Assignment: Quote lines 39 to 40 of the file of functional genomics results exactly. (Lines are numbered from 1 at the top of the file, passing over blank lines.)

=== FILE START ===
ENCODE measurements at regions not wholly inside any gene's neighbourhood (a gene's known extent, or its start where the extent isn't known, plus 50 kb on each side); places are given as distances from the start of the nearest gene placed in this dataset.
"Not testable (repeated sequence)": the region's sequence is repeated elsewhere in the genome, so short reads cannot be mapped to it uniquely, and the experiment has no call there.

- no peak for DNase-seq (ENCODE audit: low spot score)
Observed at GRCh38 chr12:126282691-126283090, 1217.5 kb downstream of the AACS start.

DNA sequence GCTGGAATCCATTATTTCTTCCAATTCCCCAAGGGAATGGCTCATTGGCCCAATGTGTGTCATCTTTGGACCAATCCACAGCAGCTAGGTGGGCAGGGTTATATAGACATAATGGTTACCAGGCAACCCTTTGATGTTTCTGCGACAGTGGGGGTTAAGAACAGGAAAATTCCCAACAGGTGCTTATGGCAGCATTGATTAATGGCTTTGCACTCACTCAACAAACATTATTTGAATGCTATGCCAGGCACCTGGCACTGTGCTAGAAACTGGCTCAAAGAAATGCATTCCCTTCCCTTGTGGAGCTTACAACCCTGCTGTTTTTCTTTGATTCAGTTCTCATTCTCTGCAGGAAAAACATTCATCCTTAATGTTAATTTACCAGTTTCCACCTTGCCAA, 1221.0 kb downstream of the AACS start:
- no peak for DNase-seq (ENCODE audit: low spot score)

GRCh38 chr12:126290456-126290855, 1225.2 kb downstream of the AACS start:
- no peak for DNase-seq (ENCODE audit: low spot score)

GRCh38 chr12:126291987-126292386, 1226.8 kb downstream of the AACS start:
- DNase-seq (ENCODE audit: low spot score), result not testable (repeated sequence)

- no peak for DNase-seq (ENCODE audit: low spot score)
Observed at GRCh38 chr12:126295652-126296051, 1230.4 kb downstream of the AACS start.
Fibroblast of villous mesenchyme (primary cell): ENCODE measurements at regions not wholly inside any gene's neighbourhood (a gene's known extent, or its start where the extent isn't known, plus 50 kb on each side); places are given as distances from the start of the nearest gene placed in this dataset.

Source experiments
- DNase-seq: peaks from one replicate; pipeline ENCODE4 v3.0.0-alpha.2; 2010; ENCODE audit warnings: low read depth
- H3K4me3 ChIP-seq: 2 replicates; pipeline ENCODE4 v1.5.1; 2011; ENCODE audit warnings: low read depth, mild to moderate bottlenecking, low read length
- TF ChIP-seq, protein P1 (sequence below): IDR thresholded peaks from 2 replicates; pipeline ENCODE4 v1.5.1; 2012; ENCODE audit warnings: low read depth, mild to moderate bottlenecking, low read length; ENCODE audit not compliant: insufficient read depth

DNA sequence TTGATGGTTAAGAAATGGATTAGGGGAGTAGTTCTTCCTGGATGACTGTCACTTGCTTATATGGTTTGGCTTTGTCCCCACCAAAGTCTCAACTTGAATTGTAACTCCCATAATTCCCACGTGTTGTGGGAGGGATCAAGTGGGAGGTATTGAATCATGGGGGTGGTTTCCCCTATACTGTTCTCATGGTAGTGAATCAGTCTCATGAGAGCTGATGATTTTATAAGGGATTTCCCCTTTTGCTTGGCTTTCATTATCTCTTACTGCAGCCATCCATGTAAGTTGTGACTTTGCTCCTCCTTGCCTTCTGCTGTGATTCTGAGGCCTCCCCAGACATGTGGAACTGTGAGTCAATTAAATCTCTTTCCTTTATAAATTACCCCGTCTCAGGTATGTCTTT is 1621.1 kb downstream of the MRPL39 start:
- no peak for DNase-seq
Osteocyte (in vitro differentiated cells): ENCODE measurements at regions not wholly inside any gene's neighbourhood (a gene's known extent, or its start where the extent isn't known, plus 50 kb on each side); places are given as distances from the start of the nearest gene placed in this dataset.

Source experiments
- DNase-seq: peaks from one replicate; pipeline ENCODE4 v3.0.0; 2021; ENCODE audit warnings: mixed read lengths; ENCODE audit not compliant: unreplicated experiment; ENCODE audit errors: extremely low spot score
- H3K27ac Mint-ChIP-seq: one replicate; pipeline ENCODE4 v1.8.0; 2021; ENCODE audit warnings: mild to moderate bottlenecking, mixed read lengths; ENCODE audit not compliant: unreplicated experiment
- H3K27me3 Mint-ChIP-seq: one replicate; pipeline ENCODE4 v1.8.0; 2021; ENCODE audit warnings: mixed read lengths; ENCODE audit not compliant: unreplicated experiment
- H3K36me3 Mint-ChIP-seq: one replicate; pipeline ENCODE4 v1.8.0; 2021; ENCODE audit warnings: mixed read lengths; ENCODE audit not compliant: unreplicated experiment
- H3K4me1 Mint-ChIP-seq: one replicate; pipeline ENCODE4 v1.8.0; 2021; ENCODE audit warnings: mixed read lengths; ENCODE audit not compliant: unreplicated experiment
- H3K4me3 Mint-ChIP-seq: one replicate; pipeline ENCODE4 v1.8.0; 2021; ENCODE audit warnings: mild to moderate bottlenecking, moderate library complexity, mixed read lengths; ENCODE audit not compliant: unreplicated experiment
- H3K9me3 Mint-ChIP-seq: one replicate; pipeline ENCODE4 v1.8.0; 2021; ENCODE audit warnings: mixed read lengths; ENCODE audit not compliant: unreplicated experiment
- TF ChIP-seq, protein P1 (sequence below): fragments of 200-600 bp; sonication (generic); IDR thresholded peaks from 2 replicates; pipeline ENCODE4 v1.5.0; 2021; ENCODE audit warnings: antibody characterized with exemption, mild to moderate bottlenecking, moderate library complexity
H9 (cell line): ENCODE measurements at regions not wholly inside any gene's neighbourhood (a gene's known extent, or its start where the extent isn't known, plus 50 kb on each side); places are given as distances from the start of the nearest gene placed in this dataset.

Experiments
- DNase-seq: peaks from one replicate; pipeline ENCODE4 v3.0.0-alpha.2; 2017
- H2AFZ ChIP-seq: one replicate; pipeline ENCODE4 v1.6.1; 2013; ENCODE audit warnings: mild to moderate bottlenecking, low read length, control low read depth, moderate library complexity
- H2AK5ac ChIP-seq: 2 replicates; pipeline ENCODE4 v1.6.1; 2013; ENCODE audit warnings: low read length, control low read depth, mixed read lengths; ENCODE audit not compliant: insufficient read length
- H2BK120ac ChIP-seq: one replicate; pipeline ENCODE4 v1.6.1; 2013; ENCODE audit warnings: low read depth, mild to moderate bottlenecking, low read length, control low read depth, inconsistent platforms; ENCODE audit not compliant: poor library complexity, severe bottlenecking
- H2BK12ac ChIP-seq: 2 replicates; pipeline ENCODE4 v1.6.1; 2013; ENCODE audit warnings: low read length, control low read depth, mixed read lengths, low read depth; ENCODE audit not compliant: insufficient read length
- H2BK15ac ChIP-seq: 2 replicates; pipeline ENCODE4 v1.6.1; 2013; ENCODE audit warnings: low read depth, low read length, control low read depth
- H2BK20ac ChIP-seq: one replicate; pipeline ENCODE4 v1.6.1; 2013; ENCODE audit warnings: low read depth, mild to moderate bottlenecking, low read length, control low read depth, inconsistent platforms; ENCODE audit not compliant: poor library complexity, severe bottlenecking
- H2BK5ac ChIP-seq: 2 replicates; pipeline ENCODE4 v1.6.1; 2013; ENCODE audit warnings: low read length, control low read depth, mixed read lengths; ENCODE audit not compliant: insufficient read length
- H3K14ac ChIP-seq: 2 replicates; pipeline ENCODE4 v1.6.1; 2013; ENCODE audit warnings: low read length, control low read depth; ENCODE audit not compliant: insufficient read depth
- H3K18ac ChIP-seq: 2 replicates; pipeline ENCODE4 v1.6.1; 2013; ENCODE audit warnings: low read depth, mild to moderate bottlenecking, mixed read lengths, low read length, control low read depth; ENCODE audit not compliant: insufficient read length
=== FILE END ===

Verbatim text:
- H2BK5ac ChIP-seq: 2 replicates; pipeline ENCODE4 v1.6.1; 2013; ENCODE audit warnings: low read length, control low read depth, mixed read lengths; ENCODE audit not compliant: insufficient read length
- H3K14ac ChIP-seq: 2 replicates; pipeline ENCODE4 v1.6.1; 2013; ENCODE audit warnings: low read length, control low read depth; ENCODE audit not compliant: insufficient read depth